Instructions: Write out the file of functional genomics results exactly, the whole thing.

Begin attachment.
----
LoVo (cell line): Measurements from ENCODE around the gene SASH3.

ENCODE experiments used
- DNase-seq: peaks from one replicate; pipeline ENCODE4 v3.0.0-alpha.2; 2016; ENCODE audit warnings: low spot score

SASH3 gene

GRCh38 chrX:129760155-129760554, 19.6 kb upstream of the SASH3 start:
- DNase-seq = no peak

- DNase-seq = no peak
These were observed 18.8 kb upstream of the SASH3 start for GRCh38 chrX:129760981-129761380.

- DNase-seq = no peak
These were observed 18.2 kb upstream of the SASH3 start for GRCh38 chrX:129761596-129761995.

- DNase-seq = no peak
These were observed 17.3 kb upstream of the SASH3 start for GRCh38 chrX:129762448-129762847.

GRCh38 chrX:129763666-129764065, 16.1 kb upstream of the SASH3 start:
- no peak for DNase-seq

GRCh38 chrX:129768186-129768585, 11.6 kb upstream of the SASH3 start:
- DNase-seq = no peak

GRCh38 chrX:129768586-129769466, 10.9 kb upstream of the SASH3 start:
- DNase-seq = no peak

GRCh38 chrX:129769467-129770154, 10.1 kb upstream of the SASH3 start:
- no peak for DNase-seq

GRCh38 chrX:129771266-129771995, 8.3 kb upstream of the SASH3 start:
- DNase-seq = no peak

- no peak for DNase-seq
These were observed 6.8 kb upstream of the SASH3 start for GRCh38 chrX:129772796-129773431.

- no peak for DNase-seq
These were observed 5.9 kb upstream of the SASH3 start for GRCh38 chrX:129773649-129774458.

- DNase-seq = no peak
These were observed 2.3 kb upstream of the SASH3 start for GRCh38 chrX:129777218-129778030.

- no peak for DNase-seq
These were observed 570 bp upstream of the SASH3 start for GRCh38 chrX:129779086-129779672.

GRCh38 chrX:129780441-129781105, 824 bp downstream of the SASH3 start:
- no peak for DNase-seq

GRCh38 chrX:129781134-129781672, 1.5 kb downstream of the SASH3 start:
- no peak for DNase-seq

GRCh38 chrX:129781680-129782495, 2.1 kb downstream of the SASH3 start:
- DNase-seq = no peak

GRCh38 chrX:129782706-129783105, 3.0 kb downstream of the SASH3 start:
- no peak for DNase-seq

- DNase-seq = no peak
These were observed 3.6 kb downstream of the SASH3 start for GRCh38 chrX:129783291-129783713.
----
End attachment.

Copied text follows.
LoVo (cell line): Measurements from ENCODE around the gene SASH3.

ENCODE experiments used
- DNase-seq: peaks from one replicate; pipeline ENCODE4 v3.0.0-alpha.2; 2016; ENCODE audit warnings: low spot score

SASH3 gene

GRCh38 chrX:129760155-129760554, 19.6 kb upstream of the SASH3 start:
- DNase-seq = no peak

- DNase-seq = no peak
These were observed 18.8 kb upstream of the SASH3 start for GRCh38 chrX:129760981-129761380.

- DNase-seq = no peak
These were observed 18.2 kb upstream of the SASH3 start for GRCh38 chrX:129761596-129761995.

- DNase-seq = no peak
These were observed 17.3 kb upstream of the SASH3 start for GRCh38 chrX:129762448-129762847.

GRCh38 chrX:129763666-129764065, 16.1 kb upstream of the SASH3 start:
- no peak for DNase-seq

GRCh38 chrX:129768186-129768585, 11.6 kb upstream of the SASH3 start:
- DNase-seq = no peak

GRCh38 chrX:129768586-129769466, 10.9 kb upstream of the SASH3 start:
- DNase-seq = no peak

GRCh38 chrX:129769467-129770154, 10.1 kb upstream of the SASH3 start:
- no peak for DNase-seq

GRCh38 chrX:129771266-129771995, 8.3 kb upstream of the SASH3 start:
- DNase-seq = no peak

- no peak for DNase-seq
These were observed 6.8 kb upstream of the SASH3 start for GRCh38 chrX:129772796-129773431.

- no peak for DNase-seq
These were observed 5.9 kb upstream of the SASH3 start for GRCh38 chrX:129773649-129774458.

- DNase-seq = no peak
These were observed 2.3 kb upstream of the SASH3 start for GRCh38 chrX:129777218-129778030.

- no peak for DNase-seq
These were observed 570 bp upstream of the SASH3 start for GRCh38 chrX:129779086-129779672.

GRCh38 chrX:129780441-129781105, 824 bp downstream of the SASH3 start:
- no peak for DNase-seq

GRCh38 chrX:129781134-129781672, 1.5 kb downstream of the SASH3 start:
- no peak for DNase-seq

GRCh38 chrX:129781680-129782495, 2.1 kb downstream of the SASH3 start:
- DNase-seq = no peak

GRCh38 chrX:129782706-129783105, 3.0 kb downstream of the SASH3 start:
- no peak for DNase-seq

- DNase-seq = no peak
These were observed 3.6 kb downstream of the SASH3 start for GRCh38 chrX:129783291-129783713.